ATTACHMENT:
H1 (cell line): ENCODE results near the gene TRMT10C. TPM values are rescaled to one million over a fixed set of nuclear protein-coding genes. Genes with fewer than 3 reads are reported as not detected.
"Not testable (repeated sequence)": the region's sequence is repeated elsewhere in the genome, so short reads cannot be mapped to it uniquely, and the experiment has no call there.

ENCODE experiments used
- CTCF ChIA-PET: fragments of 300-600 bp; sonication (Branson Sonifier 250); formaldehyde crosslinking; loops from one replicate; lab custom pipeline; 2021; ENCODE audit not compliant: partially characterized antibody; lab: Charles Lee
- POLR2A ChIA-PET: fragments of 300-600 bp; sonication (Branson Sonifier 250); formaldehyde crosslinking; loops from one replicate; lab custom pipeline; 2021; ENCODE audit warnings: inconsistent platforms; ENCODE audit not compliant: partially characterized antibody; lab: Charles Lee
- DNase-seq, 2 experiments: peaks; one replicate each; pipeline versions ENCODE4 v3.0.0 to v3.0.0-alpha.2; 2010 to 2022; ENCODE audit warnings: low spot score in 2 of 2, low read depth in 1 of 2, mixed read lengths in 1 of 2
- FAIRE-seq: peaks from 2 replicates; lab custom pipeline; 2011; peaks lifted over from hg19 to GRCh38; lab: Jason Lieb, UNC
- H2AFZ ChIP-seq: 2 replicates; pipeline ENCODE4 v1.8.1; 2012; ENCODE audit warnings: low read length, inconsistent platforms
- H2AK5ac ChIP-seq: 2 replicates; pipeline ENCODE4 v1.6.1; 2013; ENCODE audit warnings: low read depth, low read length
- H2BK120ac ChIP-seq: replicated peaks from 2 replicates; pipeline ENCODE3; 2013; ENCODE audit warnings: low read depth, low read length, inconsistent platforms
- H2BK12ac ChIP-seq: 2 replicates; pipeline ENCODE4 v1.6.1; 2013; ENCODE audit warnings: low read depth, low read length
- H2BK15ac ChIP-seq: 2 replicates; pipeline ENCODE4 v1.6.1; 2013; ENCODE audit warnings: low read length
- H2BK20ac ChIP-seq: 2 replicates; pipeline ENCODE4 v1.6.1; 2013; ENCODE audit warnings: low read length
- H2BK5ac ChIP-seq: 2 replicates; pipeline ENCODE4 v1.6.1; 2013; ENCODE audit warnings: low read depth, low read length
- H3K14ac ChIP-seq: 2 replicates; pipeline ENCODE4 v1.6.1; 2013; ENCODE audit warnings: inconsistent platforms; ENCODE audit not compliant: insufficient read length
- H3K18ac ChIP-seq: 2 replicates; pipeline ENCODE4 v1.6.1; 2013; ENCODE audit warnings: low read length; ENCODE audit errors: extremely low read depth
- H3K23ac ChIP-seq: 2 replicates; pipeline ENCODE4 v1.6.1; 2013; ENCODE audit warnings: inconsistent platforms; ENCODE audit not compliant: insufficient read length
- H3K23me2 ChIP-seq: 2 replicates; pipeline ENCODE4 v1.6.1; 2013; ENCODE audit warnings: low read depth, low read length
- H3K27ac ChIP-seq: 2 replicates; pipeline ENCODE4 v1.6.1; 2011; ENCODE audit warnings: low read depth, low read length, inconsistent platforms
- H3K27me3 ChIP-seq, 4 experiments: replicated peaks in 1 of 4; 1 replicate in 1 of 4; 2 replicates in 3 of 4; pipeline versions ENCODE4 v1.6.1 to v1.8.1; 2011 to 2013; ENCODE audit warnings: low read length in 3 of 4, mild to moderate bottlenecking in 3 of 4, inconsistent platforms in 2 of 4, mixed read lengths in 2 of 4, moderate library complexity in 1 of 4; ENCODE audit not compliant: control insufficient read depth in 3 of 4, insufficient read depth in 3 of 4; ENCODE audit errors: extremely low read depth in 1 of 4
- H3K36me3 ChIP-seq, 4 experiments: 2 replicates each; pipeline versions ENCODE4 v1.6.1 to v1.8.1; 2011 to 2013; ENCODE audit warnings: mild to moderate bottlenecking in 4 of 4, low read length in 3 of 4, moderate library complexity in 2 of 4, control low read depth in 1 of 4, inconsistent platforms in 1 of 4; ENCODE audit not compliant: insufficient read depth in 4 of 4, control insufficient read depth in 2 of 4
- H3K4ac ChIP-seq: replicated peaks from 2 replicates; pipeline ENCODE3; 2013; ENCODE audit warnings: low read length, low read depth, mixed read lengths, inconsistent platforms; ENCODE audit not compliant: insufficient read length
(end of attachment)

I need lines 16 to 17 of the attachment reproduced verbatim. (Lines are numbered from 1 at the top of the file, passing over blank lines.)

- H3K18ac ChIP-seq: 2 replicates; pipeline ENCODE4 v1.6.1; 2013; ENCODE audit warnings: low read length; ENCODE audit errors: extremely low read depth
- H3K23ac ChIP-seq: 2 replicates; pipeline ENCODE4 v1.6.1; 2013; ENCODE audit warnings: inconsistent platforms; ENCODE audit not compliant: insufficient read length